Recruiting Column: Top six reasons why employers want to hire college athletes

Recruiting Column: Top six reasons why employers want to hire college athletes

Recruiting Column

Recruiting Column: Top six reasons why employers want to hire college athletes

USA TODAY High School Sports has a weekly column on the recruiting process. This isn’t about where just the top five-star athletes are headed but rather a guide to the process and the pitfalls for student-athletes nationwide from Fred Bastie, the owner and founder of Playced.com. Playced.com is an industry leader in college recruiting.  Their technology based recruiting service identifies the right colleges for potential recruits to pursue and their recruiting experts provide a recruiting experience that is backed by a money-back guarantee.

For most college athletes the ultimate goal is to make a living by playing a game they love. If, however that doesn’t work out, you better have a backup plan! That’s where a college education comes into play. The reality is that a career in professional sports is probably not in the cards for most college athletes and that’s not necessarily a bad thing.

Over the last several years there have been several studies indicating that many businesses want to hire college athletes. Most employers associate college athletes with the traits they are looking for in prospective employees. Participating in college athletics is viewed similarly to other extracurricular activities such as student government, volunteering for charitable organizations, or even working a part time job.

Let’s face it, being a college athlete isn’t like having a part-time job, it’s like having a full-time job, while going to school. Managing the hours of practice, team meetings, homework and games while going to class is difficult, and is a clear indication of a student’s work ethic. Additionally, there is no question that the experience of being a college athlete and balancing all that it requires helps to prepare every athlete for the working world. As you can see, there are many reasons employers want to hire college athletes, but here are my top six.

1. College athletes are goal oriented

Most college athletes started playing their sport as a toddler. They’ve been competing their entire life. They know how to set goals and work hard to achieve them. Most athletes who are talented enough to play in college set goals every year, every season, every game and sometimes every day. Being goal oriented is a mindset that prospective employers are looking for in their employees.

2. College athletes are mentally tough and resilient

To get to the college level, most athletes have failed as many times as they have succeeded.  That said, they always move on and continue to compete. College athletes learn to be mentally tough every day, even on days when they don’t feel 100 percent. For an employer, this translates into an employee who can be counted on under any set of circumstances.

3. College athletes are hard workers and good time managers

Being a college athlete is a commitment. You need to be disciplined, manage your time and sacrifice many things other college students enjoy. A student-athletes’ schedule includes class, homework, strength training, team meetings, conditioning, practice, travel and games. In addition, they need to find the time to eat, sleep and occasionally watch Sports Center. College athletes cram 25 hours into a 24-hour day. Any student that can pull all that off and maintain a good GPA is an excellent candidate for employment.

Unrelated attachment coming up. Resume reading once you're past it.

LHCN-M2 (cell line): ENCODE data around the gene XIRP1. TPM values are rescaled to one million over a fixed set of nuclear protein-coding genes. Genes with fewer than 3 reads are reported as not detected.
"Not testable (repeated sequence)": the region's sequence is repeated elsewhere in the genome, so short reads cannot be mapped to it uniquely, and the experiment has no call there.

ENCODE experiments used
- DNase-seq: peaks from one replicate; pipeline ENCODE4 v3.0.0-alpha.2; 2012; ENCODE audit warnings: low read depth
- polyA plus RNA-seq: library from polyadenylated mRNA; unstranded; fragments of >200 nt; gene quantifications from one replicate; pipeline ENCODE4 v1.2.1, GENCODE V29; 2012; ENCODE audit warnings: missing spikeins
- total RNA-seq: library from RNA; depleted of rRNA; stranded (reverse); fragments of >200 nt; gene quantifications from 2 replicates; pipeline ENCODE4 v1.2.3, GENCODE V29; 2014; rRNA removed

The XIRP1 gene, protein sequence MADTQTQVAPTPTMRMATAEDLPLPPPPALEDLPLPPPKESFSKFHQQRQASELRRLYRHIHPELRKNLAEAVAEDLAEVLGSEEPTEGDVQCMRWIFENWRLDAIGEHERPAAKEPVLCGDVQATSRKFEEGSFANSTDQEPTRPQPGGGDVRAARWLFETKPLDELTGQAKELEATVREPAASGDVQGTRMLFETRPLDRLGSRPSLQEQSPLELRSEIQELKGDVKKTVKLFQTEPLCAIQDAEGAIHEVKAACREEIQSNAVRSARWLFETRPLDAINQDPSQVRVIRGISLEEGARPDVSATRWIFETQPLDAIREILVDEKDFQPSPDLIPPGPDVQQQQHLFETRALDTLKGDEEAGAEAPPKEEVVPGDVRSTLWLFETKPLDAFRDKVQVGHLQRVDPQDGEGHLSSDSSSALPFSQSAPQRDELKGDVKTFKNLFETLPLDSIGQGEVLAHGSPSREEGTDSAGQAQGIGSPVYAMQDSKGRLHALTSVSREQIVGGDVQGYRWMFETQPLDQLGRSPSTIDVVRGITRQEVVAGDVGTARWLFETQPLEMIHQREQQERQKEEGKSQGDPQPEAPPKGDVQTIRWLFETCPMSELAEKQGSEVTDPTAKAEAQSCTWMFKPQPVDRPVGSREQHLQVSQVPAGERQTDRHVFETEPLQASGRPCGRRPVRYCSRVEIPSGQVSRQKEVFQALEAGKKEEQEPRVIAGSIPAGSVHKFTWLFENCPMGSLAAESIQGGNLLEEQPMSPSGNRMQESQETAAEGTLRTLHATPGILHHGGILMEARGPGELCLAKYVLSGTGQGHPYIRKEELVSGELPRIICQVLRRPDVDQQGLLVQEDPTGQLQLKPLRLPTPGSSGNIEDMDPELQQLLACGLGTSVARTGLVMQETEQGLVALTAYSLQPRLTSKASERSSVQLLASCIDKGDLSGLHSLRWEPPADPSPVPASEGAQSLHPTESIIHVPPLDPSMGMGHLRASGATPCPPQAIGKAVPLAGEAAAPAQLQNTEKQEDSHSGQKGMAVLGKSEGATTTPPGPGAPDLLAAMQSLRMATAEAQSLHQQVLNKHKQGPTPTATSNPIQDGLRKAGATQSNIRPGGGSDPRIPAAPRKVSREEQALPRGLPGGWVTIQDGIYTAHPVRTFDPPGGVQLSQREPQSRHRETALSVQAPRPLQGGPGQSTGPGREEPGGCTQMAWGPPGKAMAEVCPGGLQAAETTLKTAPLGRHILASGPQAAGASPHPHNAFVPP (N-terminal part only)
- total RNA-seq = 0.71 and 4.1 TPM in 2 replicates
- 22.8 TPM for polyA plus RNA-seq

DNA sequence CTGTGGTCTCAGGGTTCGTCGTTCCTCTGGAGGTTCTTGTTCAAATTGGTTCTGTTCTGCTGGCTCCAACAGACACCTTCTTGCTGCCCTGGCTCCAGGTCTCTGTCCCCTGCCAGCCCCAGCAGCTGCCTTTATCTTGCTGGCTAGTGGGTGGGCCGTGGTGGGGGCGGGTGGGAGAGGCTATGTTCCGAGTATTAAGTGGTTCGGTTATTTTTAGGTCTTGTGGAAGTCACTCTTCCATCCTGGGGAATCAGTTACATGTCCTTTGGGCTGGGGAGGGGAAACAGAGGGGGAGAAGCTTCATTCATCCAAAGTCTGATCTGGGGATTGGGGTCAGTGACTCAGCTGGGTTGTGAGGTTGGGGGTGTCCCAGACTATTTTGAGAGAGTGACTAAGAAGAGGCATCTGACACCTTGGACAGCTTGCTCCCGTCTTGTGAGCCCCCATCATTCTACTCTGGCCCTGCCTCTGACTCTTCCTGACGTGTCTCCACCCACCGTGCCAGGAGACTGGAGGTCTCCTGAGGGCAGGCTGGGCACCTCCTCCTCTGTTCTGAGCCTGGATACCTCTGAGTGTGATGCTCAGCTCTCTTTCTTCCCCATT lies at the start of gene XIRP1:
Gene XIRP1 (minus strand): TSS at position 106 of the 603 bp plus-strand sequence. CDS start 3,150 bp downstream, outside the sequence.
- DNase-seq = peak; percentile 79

4. College athletes are self-confident

The dictionary definition of self-confident is “trusting in one’s abilities, qualities, and judgment”. Most athletes develop these traits early on and to be honest some athletes take it too far. However, a self-confident, mature student-athlete who isn’t arrogant or overbearing can be a great find for any employer.

5. College athletes are good teammates

Good teammates make good employees. That’s a fact. The ability to work with others toward a common goal as a team is the definition of a good teammate. Being a good teammate includes being coachable, respectful and having the attitude that the goals of the team are more important than the goals of the individual. Most college coaches will drive this point home starting in the very first practice.

College athletes know when to be a follower and when to take control of a situation. By the time they graduate from college, most have been a member of a team for 16 to 18 years and being a good teammate has become a habit.

6. College athletes tend to be leaders

Right or wrong, in our society athletes tend to be looked at as leaders. Many of our United States Presidents participated in college athletics. To be a good leader you have to be confident, resilient, a strong communicator and willing to put the team’s goals ahead of your own. Most athletes tend to have those traits and they usually know how to be a leader. Employers want to hire employees who have the potential to become leaders in their company.

Here’s the deal

Most college students have no real employment experience, but the character traits and experience a student-athlete develops bodes well in the workplace. Certainly, you don’t have to be an athlete to be successful in life. But, if you have the talent and desire to play your sport in college, then you need to pursue your dream. You will have an incredible experience and it might help you find a job!

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